Local 304 represents the 150 union employees at the Harrison Power station.
Local 102 includes more than 900 employees of West Penn Power, Potomac Edison and FirstEnergy Generation Corp., including line and substation workers, meter readers and technicians, and other physical and support employees.
Most work for West Penn, which serves 720,000 customers in Pennsylvania, and Potomac Edison, which serves 132,000 customers in West Virginia's Eastern Panhandle and about 250,000 customers in Maryland.
Cookson acknowledged the physically demanding work that linemen and others perform in inclement conditions and their right to fair compensation. Besides wage increases, he said, FirstEnergy is offering Local 102 the chance to participate in an incentive program that could boost straight-time wages by as much as 6 percent.
But it's also proposing to reformulate health-care coverage, offering a subsidy to help cover the cost of insurance Local 102 has obtained on its own for decades. That subsidy is comparable to what other employees get, Cookson said, but would result in an increase of about $500 per employee per year.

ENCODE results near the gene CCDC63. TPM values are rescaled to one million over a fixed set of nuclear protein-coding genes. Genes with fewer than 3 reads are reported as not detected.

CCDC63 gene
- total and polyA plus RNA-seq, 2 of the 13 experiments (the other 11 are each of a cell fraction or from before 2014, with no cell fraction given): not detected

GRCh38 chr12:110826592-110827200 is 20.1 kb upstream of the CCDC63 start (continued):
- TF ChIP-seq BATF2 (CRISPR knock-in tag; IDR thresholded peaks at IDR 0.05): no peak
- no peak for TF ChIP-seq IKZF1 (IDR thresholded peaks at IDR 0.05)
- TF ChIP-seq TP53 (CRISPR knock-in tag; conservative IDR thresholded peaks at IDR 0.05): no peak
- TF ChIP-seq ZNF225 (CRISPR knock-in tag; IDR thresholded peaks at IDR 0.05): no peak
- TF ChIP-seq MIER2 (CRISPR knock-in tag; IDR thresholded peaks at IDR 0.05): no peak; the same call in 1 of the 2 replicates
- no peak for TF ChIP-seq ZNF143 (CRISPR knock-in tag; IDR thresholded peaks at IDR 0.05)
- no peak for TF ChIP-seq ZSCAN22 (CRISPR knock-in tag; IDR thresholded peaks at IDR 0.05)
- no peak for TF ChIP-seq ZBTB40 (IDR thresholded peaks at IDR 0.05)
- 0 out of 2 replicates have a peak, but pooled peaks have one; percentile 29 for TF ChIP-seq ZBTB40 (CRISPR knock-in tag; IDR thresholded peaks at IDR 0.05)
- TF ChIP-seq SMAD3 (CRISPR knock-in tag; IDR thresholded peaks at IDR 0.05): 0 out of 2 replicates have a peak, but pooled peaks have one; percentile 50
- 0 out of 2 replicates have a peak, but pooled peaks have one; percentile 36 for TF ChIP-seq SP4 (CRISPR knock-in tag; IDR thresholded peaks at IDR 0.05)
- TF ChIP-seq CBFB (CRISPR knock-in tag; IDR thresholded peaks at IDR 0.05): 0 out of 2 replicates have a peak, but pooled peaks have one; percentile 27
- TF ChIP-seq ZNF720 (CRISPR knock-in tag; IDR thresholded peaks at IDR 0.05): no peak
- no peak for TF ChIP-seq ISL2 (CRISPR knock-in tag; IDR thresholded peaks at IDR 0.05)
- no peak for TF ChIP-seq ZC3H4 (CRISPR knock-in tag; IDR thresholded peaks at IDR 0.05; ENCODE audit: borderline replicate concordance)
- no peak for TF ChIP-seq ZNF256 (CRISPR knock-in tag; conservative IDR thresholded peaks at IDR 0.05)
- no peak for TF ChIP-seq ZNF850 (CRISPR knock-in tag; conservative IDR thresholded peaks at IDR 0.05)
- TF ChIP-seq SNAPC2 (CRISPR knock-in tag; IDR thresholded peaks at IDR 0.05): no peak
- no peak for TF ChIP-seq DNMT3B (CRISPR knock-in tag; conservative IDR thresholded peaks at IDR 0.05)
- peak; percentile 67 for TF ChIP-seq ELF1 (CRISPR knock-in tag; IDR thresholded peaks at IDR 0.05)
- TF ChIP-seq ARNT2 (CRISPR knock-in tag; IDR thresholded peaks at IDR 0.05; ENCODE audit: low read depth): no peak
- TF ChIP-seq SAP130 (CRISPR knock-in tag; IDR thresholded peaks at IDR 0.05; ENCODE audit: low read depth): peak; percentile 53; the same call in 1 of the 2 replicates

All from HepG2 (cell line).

Whelan said the union doesn't fully understand FirstEnergy's new proposal on health care, but it adamantly opposes a provision that would let the company "amend, modify or discontinue" benefits at will.
FirstEnergy also said it wants changes at its power plants to improve productivity, adjust scheduling and move employees around as needed, Cookson said.
In some job classifications, people can only be scheduled to work Monday through Friday, 7 a.m. to 3 p.m. In most other contracts, the company can adjust schedules as needed between 6 a.m. and 8 p.m.
"We have limits on how much or how many times people are required to respond to overtime, and we'd like to relax those limits so people would be required to respond more frequently," Cookson said. "And really, that's a matter of being more fair because we have some people that work a lot and some people that work very little."
But Whelan said the problem is not unresponsive employees; it's lack of bench strength. Local 102, for example, currently has a contract provision requiring a customer service truck to be staffed at all times for emergency calls.
FirstEnergy wants a trouble truck designated by shift, so it could stack up multiple calls to a single truck rather than summoning another. Whelan said that would force customers to wait even longer.